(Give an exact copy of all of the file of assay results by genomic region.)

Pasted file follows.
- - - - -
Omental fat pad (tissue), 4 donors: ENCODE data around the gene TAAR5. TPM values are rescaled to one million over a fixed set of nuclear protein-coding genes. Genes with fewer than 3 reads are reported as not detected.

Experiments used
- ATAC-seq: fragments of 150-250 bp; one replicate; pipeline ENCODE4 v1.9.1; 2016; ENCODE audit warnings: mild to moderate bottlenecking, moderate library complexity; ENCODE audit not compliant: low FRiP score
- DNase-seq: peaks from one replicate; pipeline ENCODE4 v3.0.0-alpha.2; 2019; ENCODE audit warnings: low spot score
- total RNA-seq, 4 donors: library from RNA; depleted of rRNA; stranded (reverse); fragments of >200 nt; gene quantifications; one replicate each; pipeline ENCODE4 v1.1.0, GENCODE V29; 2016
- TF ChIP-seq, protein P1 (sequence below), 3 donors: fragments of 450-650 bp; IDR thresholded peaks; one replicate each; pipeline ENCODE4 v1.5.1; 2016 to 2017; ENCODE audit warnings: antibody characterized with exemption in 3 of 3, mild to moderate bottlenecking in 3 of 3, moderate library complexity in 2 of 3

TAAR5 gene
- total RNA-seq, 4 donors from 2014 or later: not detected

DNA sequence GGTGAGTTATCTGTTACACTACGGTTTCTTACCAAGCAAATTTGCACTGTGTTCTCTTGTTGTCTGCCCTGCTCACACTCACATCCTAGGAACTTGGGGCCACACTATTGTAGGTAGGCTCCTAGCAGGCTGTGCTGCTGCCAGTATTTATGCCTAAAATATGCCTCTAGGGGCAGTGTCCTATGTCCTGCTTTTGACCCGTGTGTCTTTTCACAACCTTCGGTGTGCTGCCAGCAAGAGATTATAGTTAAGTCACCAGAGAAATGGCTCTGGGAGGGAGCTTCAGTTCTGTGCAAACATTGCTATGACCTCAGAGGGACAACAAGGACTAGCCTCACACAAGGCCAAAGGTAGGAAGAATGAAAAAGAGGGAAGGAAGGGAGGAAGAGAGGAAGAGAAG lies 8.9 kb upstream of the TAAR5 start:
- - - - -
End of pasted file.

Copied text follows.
Omental fat pad (tissue), 4 donors: ENCODE data around the gene TAAR5. TPM values are rescaled to one million over a fixed set of nuclear protein-coding genes. Genes with fewer than 3 reads are reported as not detected.

Experiments used
- ATAC-seq: fragments of 150-250 bp; one replicate; pipeline ENCODE4 v1.9.1; 2016; ENCODE audit warnings: mild to moderate bottlenecking, moderate library complexity; ENCODE audit not compliant: low FRiP score
- DNase-seq: peaks from one replicate; pipeline ENCODE4 v3.0.0-alpha.2; 2019; ENCODE audit warnings: low spot score
- total RNA-seq, 4 donors: library from RNA; depleted of rRNA; stranded (reverse); fragments of >200 nt; gene quantifications; one replicate each; pipeline ENCODE4 v1.1.0, GENCODE V29; 2016
- TF ChIP-seq, protein P1 (sequence below), 3 donors: fragments of 450-650 bp; IDR thresholded peaks; one replicate each; pipeline ENCODE4 v1.5.1; 2016 to 2017; ENCODE audit warnings: antibody characterized with exemption in 3 of 3, mild to moderate bottlenecking in 3 of 3, moderate library complexity in 2 of 3

TAAR5 gene
- total RNA-seq, 4 donors from 2014 or later: not detected

DNA sequence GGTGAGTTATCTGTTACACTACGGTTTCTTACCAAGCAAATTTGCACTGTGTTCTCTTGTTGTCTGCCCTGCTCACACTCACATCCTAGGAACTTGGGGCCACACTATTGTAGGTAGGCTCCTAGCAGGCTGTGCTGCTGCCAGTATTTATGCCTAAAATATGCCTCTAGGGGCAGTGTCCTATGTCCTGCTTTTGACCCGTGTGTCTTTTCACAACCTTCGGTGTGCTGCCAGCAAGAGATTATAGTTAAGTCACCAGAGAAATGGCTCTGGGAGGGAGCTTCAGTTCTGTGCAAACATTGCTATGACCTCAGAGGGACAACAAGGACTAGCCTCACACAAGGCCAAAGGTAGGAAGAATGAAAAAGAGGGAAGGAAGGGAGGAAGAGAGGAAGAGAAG lies 8.9 kb upstream of the TAAR5 start: